The first five months of 2021 saw $145.8 billion worth of technology deals, including nine megadeals through May 2021 totalling $99.7 billion, according to PwC's midyear outlook on technology deals.
While the value of tech M&A deals has increased, the volume of deals is decreasing. Between the first half of 2020 and the second half of 2021, deal volume decreased 12.7%, according to the report. On average, each deal cost $186.8 million.
For CIOs, the trend to pay attention to are the emerging vendors coming into the market with products that can shape business performance, according to Marc Suidan, deals principal at PwC. "How do you make sure you're ... really delivering on the value you need for the business and supercharging the growth?" Suidan said.
The technology mergers and acquisitions market will keep growing, leaving CIOs and other tech executives to grapple with a changing vendor landscape. The total number of tech deals is set to exceed its 2018 peak by 2022, according to Gartner data.
Vendor acquisitions happen because one company sees value added in owning another for financial reasons or to expand product offerings and integrations. For CIOs, this could mean the landscape of tools used by the business becomes easier to manage — or it could reduce the number of available vendors with niche value-adds and hurt the ability to negotiate price.
"The vendor should be able to provide assurance they will continue serving their customer in the event of an acquisition, and the customer should see this assurance written in their contract," Barry Glauberman, senior research director at Gartner, said in a statement to CIO Dive. "If it’s not there, then ask for it to be added."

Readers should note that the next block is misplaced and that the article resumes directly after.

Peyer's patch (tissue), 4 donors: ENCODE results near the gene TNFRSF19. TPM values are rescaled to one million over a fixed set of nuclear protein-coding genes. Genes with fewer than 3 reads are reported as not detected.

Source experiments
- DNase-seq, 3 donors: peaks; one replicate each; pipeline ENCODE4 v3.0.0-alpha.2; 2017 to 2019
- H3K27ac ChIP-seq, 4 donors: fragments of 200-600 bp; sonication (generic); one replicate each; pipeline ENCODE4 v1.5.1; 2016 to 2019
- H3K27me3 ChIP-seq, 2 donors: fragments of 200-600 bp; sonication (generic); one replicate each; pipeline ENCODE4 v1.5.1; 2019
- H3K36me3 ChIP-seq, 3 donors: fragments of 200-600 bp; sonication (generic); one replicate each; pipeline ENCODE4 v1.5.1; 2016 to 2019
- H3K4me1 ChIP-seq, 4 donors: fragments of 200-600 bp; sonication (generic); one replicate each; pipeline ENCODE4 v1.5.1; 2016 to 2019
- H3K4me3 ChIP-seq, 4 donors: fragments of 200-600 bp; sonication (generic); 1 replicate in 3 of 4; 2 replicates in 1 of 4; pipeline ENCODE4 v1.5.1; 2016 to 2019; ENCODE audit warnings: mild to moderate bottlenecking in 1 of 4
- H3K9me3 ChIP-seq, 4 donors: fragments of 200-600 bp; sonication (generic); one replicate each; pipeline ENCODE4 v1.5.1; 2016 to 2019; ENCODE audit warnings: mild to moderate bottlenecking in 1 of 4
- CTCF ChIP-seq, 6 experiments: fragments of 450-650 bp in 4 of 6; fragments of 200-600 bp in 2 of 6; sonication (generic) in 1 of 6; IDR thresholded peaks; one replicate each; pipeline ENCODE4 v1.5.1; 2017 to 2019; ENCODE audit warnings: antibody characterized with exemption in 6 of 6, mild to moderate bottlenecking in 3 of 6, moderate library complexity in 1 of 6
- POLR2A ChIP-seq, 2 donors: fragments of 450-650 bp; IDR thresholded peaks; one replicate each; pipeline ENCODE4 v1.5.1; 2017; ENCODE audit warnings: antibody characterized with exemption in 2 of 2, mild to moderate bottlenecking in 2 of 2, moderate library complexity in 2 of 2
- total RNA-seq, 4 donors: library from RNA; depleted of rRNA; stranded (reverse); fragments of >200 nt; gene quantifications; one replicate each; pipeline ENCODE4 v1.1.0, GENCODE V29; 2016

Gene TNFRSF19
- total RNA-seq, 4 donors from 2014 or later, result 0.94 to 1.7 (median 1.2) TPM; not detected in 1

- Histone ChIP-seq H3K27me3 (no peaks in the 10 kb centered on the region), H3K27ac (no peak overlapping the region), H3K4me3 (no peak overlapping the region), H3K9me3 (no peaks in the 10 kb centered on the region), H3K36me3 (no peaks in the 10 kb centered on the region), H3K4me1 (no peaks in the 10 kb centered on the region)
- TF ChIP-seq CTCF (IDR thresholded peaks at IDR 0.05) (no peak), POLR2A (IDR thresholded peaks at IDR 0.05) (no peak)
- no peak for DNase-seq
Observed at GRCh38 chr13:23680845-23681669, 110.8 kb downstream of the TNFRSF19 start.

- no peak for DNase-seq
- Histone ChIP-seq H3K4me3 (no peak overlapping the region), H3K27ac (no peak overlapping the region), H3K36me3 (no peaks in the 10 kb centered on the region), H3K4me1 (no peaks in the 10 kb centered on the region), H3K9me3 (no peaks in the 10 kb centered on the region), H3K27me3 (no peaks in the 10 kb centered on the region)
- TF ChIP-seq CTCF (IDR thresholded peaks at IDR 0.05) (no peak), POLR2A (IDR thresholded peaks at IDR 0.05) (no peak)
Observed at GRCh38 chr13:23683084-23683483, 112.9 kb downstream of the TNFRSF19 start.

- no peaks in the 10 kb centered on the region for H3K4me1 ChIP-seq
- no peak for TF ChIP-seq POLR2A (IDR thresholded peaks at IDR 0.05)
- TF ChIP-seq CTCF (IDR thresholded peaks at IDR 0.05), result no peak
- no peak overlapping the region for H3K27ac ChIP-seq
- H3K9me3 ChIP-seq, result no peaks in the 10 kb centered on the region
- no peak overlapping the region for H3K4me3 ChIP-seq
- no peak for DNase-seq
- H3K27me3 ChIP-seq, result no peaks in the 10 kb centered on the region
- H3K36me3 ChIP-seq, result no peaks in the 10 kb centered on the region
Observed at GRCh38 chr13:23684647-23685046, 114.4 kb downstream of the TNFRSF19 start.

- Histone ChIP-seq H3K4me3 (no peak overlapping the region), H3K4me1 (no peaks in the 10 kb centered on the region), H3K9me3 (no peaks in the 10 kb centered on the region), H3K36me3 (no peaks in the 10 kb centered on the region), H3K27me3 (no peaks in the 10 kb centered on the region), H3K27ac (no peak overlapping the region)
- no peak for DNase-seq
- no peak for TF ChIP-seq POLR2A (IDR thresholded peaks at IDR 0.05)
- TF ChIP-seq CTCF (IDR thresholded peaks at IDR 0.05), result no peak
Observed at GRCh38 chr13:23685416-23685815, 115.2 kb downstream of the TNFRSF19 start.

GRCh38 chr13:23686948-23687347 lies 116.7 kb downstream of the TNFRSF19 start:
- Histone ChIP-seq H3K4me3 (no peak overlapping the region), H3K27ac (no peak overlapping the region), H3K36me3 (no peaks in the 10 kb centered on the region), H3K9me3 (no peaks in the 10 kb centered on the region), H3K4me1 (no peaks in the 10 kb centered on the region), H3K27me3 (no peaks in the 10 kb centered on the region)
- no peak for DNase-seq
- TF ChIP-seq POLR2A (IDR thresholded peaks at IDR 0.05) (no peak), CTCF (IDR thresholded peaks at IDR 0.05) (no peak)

The Salesforce-Slack deal, for example, shook the market in late 2020 with its $27.7 billion price tag. It signaled a move on Salesforce's behalf to tie collaboration and business communications into CRM functions, broadening its footprint in the enterprise.
More recently, big ticket deals have continued into 2021. ServiceNow bought RPA company Intellibot on the same day UiPath purchased Cloud Elements in March. Microsoft acquired Nuance for $19.7 billion in April, signaling an enterprise shift toward speech-to-text technology. Dell sold cloud software unit Boomi to a private equity firm for $4 billion in May.
Much of the funding and movement in the deal market fuels new advances in data, automation and other disruptive technologies, according to Suidan. It's important to make use of the emerging vendors, "because if you're not, then chances are it's going to be harder to support your business with a growth agenda," Suidan said.
Fears of too much vendor consolidation aren't unfounded. The rise of megavendors in the cloud and SaaS space last year hallmarked the enterprise shift toward the need for remote collaboration last year.
"Tech leaders should take a 'next vendor up' approach, whereby they always have another vendor that can quickly be called upon to back-fill if they need to make a change due to an acquisition, or for any other reason," Glauberman said.